They've Made a Mockery Of the Color School

Meg Mitchell and Jeffry Cudlin performing
Meg Mitchell and Jeffry Cudlin performing "The Chariot" as part of "Ian and Jan: The Washington Body School." ( By Steve Strawn)
By Jessica Dawson
Special to The Washington Post
Wednesday, May 23, 2007

In the late 1950s, the attention of the nation's art world focused on D.C. artists Morris Louis and Kenneth Noland, kicking off an infatuation with canvases covered in drips, dots and stripes.

Though this city's fixation with that moment of national prominence is now more than 50 years old, the so-called Washington Color School retains a hold on the art community. This spring's citywide Colorfield.remix project, in which museums and gallerists dusted off the Color School canvases, only intensified the turpentine high.

Yet this is no benign obsession. When a master narrative as powerful as the Color School arises, don't mavericks wind up art history roadkill?

Yes, says an eye-opening exhibition at District of Columbia Arts Center. Artists Meg Mitchell and Jeffry Cudlin present an exhaustively researched examination of one Color School casualty, two artists who got lost in the stained canvas shadows: talented husband and wife performance duo Ian and Jan.

Coming on the Color School's heels, the pair staged performances and interventions that brought the conventions of color field painting onto the naked human body, effectively bridging abstract expressionism and 1970s body art. In 1974's "Streaking," they ran naked across S Street NW, trailing colored plumes from pigment-filled backpacks. Two years later, the duo created "The Chariot," in which Ian pulled Jan, rickshaw-style, around Dupont Circle. But it was 1971's "Absence," a performance piece in which Ian and Jan never showed up, that was probably their most influential.

So what was the response to Ian and Jan? Turns out local art institutions and curators were so wedded to Louis and his cronies, so intent on maintaining Color School supremacy, and so put off by Ian and Jan's prickly personalities and difficult-to-document performances that they ignored the duo entirely, effectively squelching the movement.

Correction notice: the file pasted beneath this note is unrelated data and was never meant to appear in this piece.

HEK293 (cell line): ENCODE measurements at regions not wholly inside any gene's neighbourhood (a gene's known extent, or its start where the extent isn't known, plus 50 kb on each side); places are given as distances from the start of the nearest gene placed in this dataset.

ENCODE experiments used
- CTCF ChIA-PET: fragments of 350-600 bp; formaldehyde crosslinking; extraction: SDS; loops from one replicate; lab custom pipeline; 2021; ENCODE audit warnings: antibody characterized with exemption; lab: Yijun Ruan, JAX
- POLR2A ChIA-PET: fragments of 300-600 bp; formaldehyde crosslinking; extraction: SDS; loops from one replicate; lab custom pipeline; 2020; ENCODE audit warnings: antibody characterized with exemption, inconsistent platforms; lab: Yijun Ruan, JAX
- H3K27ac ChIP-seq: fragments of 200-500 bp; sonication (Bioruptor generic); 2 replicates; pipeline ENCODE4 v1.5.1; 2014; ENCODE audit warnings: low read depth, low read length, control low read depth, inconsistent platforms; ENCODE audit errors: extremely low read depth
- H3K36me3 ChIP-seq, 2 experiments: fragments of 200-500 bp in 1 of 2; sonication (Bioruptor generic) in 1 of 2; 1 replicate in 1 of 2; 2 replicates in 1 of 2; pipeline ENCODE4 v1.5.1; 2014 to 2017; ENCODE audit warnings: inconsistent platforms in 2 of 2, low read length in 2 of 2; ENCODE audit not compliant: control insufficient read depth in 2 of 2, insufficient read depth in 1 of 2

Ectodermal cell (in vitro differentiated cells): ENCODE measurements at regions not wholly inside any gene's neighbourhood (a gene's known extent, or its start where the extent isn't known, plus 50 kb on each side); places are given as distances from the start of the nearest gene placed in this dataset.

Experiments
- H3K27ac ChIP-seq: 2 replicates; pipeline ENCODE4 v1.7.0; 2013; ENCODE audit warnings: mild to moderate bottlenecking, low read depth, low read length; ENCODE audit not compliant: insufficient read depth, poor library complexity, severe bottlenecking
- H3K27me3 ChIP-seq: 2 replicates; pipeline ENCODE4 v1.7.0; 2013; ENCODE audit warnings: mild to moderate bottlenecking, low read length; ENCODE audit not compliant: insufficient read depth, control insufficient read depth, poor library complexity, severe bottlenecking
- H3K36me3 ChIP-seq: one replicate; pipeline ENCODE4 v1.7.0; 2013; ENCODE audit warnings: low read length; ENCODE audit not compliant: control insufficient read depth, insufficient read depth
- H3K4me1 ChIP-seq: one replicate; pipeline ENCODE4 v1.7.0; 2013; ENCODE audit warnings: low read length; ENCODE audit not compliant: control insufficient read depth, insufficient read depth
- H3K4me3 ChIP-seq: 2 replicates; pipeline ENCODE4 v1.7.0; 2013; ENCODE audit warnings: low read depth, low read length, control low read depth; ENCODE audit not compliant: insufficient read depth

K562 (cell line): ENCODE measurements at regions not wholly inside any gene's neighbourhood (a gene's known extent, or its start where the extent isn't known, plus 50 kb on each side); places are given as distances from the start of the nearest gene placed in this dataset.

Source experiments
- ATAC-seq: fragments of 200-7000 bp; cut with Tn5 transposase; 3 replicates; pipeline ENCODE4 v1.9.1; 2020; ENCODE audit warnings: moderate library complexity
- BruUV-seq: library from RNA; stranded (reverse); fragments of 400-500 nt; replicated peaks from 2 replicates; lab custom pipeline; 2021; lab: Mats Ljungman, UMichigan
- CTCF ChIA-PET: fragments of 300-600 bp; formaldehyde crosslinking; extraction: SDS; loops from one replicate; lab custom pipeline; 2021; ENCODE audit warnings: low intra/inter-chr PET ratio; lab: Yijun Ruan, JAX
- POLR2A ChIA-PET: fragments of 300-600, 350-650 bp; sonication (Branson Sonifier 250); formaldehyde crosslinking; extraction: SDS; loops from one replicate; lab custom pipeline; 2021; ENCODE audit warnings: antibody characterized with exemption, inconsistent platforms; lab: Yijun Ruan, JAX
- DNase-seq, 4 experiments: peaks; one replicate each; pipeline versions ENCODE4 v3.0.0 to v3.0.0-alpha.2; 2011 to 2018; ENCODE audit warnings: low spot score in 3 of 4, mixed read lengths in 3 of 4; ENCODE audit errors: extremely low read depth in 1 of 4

Found video documenting performances, props, artist sketches and photographic records are on view in the arts center exhibition, complemented by interviews with the artists -- Ian is nearing 70; Jan is a couple of decades his junior. Insightful interviews with art historians, critics and dealers who knew the couple flesh out the history. "Ian and Jan: The Washington Body School" paints a vivid picture of the outrageous and prolific pair that led the so-called Washington Body School

Sorry? What was that? You say you've never heard of the Washington Body School?

I may have neglected to mention that Ian and Jan don't exist. That they're characters made up by Cudlin and Mitchell.

Turns out Cudlin, 34, and Mitchell, 28, both teachers at University of Maryland, College Park, have made D.C.'s first Color School mockumentary -- and it's a resounding success.

Last fall, the pair began fleshing out their characters and filming a short video of themselves playing Ian and Jan. Then the pair sought out a coterie of real-life Washington art world power players willing to play along. The all-star cast includes Joshua Shannon, University of Maryland assistant professor of contemporary art history, Color Field painter Sam Gilliam, artist and writer James Mahoney, gallerist Andrea Pollan and several others. Each contributed their own "reminiscences" about Ian and Jan. Their interviews are spliced into four faux documentaries screening at the gallery alongside the remnants and documents of Body School performances, which Cudlin and Mitchell acted out for the cameras.

The pair emerge as an art world cliche. Jan was Ian's student in the '60s. They soon began an affair and then an artistic collaboration. Ian was the showboating boor, Jan his long-suffering assistant. Video interviews made after their divorce betray the partnership's fault lines.

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